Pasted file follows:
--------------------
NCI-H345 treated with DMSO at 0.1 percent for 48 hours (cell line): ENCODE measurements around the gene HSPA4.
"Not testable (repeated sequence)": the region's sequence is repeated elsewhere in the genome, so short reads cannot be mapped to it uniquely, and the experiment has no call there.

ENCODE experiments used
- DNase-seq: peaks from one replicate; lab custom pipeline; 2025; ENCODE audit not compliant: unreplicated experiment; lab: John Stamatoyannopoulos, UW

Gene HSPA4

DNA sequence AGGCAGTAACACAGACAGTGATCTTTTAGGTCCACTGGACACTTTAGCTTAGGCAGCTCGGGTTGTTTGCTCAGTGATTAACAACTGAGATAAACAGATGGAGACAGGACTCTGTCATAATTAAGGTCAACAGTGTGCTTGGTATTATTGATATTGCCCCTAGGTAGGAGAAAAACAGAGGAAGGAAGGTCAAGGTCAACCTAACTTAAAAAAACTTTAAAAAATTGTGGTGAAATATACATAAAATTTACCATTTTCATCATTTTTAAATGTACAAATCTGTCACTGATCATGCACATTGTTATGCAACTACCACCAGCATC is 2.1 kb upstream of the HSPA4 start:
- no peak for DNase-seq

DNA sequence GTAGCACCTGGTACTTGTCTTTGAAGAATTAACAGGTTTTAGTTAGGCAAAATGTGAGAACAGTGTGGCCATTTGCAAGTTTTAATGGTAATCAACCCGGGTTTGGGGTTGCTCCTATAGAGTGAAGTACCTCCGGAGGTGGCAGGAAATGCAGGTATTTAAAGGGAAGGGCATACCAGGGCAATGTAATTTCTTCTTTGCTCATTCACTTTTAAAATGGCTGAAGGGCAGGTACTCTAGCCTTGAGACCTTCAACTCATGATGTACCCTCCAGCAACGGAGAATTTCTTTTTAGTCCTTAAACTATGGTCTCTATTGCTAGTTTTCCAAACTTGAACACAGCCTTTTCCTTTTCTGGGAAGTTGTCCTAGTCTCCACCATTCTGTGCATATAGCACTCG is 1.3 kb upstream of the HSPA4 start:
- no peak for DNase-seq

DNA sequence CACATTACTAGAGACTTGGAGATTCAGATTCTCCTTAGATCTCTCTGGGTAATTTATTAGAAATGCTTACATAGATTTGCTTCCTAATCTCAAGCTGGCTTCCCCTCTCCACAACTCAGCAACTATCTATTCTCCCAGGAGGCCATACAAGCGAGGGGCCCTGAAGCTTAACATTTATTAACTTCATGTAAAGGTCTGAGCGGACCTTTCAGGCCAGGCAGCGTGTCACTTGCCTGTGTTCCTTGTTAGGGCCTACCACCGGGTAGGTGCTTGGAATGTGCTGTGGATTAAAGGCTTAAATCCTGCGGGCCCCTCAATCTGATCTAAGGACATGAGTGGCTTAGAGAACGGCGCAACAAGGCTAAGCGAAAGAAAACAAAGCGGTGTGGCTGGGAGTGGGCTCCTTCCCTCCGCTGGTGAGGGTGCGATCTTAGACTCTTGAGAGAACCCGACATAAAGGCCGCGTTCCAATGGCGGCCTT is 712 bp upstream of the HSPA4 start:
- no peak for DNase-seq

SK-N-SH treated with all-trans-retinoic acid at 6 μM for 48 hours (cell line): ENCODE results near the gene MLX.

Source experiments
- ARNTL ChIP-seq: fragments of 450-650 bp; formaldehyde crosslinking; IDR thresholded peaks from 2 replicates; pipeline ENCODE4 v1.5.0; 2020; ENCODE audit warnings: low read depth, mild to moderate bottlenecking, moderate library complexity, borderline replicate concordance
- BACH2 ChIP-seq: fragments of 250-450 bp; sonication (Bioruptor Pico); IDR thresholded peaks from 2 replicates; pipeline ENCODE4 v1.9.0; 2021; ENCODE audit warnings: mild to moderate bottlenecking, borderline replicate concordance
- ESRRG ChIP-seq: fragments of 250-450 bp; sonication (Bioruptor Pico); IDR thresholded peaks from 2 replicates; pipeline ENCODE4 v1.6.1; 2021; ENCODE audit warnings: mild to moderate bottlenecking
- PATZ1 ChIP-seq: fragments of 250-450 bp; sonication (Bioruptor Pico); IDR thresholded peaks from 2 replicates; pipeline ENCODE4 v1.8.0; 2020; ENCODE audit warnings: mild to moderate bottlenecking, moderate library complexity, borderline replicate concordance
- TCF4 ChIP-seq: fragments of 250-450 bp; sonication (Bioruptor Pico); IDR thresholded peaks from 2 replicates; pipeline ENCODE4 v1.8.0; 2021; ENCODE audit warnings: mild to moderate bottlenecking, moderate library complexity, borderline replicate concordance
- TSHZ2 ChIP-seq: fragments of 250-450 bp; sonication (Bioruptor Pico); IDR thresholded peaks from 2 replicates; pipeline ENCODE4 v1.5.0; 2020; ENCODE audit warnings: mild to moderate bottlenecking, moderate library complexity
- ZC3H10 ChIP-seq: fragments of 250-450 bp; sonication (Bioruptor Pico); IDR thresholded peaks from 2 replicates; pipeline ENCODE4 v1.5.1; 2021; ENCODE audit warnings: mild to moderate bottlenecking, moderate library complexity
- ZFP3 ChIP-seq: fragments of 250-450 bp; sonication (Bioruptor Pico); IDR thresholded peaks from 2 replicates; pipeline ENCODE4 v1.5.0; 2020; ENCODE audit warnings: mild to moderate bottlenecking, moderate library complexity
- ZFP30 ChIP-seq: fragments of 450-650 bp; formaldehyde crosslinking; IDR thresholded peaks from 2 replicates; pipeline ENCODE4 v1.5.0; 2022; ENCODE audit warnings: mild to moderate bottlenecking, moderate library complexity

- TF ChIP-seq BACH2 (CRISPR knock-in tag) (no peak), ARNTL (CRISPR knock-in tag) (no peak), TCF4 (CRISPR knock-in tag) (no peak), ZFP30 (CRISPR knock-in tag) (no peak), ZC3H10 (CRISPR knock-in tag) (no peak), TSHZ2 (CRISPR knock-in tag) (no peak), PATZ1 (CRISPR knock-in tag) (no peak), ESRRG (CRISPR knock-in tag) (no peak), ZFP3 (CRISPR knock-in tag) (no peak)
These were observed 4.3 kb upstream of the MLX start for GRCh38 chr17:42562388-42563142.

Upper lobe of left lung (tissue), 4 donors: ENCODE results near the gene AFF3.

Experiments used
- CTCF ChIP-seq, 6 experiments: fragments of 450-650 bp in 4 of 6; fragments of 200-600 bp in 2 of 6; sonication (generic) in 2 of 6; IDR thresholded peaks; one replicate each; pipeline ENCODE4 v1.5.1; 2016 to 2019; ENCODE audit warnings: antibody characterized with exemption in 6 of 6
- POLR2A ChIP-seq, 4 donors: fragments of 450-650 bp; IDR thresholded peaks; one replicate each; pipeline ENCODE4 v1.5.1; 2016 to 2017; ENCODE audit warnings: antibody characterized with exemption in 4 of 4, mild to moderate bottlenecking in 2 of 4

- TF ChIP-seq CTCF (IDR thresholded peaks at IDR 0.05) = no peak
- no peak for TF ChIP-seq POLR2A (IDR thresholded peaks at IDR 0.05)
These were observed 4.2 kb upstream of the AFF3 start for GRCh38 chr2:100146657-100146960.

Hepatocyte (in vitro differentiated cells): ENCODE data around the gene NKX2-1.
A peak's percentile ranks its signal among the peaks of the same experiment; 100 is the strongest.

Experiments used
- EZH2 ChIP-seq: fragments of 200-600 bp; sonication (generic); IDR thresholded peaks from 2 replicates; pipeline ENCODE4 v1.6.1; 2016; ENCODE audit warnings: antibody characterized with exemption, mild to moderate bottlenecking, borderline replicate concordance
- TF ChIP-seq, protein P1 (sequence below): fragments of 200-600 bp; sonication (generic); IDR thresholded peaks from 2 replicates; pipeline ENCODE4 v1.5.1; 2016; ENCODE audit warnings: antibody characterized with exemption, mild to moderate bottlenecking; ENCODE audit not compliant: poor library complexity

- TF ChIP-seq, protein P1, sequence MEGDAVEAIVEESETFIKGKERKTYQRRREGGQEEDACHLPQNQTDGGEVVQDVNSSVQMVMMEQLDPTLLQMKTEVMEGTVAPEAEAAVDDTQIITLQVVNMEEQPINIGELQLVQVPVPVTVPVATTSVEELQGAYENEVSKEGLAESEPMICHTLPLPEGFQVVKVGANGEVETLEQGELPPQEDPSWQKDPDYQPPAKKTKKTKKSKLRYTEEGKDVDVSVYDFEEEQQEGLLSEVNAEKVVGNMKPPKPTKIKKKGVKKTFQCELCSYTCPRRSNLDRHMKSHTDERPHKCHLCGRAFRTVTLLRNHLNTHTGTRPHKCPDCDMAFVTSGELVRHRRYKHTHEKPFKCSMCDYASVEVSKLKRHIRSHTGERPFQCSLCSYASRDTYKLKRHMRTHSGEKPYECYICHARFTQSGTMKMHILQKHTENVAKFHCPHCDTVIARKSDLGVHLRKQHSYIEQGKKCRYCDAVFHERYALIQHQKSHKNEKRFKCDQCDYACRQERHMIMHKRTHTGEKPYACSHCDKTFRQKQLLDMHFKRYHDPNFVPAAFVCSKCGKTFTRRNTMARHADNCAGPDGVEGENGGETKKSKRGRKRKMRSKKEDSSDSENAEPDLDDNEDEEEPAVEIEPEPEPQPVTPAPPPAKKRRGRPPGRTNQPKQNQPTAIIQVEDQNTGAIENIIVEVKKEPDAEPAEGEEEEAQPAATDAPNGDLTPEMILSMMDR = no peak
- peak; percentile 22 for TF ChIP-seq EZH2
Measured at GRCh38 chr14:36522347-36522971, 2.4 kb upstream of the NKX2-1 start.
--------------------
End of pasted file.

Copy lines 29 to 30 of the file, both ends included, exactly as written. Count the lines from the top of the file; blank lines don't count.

- TF ChIP-seq CTCF (IDR thresholded peaks at IDR 0.05) = no peak
- no peak for TF ChIP-seq POLR2A (IDR thresholded peaks at IDR 0.05)